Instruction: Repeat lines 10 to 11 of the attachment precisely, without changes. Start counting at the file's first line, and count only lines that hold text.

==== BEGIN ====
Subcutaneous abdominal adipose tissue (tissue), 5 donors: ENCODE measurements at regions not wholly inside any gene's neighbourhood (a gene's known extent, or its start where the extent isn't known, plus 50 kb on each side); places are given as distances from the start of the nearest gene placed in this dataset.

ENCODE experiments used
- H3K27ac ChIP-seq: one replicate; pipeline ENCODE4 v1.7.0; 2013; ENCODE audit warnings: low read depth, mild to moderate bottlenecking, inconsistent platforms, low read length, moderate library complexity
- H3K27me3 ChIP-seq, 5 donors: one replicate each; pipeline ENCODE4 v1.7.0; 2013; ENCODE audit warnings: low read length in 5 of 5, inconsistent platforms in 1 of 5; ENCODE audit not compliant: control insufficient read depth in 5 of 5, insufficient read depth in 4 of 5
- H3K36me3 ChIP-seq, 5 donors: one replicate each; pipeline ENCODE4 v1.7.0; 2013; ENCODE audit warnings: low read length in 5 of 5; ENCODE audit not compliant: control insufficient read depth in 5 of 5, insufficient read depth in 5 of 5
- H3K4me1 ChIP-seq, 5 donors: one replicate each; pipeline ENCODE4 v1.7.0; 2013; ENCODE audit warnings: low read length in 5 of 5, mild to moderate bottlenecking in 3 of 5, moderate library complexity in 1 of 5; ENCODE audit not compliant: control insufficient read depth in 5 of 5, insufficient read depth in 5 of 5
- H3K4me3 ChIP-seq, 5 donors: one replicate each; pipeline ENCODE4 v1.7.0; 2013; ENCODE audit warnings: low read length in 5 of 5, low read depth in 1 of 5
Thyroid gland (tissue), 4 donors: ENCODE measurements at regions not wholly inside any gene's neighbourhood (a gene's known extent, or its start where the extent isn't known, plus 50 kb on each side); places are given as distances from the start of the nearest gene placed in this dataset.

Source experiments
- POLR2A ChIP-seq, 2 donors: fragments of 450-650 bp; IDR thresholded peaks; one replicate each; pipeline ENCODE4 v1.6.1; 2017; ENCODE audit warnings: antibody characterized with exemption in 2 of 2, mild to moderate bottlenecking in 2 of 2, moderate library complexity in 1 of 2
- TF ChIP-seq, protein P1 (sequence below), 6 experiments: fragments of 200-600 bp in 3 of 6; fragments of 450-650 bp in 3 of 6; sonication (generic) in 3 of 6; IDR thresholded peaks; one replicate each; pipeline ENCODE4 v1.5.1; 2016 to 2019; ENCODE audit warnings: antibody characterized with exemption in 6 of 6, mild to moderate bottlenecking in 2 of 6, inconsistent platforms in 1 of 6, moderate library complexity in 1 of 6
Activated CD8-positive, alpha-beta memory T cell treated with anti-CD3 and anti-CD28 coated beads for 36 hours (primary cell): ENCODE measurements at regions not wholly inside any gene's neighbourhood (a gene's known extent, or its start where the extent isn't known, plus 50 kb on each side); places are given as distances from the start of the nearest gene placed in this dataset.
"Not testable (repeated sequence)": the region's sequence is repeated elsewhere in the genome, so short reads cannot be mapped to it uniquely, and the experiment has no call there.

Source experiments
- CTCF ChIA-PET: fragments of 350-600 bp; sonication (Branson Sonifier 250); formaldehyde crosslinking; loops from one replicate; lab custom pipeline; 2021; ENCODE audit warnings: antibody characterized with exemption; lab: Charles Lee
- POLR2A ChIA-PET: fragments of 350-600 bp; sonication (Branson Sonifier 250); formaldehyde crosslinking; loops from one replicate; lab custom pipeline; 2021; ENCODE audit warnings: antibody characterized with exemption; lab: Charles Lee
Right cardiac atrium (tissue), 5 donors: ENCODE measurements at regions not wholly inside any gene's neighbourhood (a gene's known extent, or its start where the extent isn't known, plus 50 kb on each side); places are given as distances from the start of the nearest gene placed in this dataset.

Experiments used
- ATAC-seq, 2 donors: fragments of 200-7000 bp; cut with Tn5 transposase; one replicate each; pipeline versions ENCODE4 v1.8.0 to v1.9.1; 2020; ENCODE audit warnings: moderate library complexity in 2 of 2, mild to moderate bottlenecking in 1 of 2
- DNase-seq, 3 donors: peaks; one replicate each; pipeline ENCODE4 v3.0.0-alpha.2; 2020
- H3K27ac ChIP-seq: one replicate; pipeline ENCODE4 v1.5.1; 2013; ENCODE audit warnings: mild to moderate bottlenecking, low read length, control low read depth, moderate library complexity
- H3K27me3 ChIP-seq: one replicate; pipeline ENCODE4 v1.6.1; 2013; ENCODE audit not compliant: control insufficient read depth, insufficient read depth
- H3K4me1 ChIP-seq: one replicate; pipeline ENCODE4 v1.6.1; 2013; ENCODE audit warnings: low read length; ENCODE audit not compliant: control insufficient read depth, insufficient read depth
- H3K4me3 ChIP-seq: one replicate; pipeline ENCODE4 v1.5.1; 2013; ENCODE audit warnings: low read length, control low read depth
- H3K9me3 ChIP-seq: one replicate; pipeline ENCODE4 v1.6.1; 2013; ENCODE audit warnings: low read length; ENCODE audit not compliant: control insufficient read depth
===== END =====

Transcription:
- POLR2A ChIP-seq, 2 donors: fragments of 450-650 bp; IDR thresholded peaks; one replicate each; pipeline ENCODE4 v1.6.1; 2017; ENCODE audit warnings: antibody characterized with exemption in 2 of 2, mild to moderate bottlenecking in 2 of 2, moderate library complexity in 1 of 2
- TF ChIP-seq, protein P1 (sequence below), 6 experiments: fragments of 200-600 bp in 3 of 6; fragments of 450-650 bp in 3 of 6; sonication (generic) in 3 of 6; IDR thresholded peaks; one replicate each; pipeline ENCODE4 v1.5.1; 2016 to 2019; ENCODE audit warnings: antibody characterized with exemption in 6 of 6, mild to moderate bottlenecking in 2 of 6, inconsistent platforms in 1 of 6, moderate library complexity in 1 of 6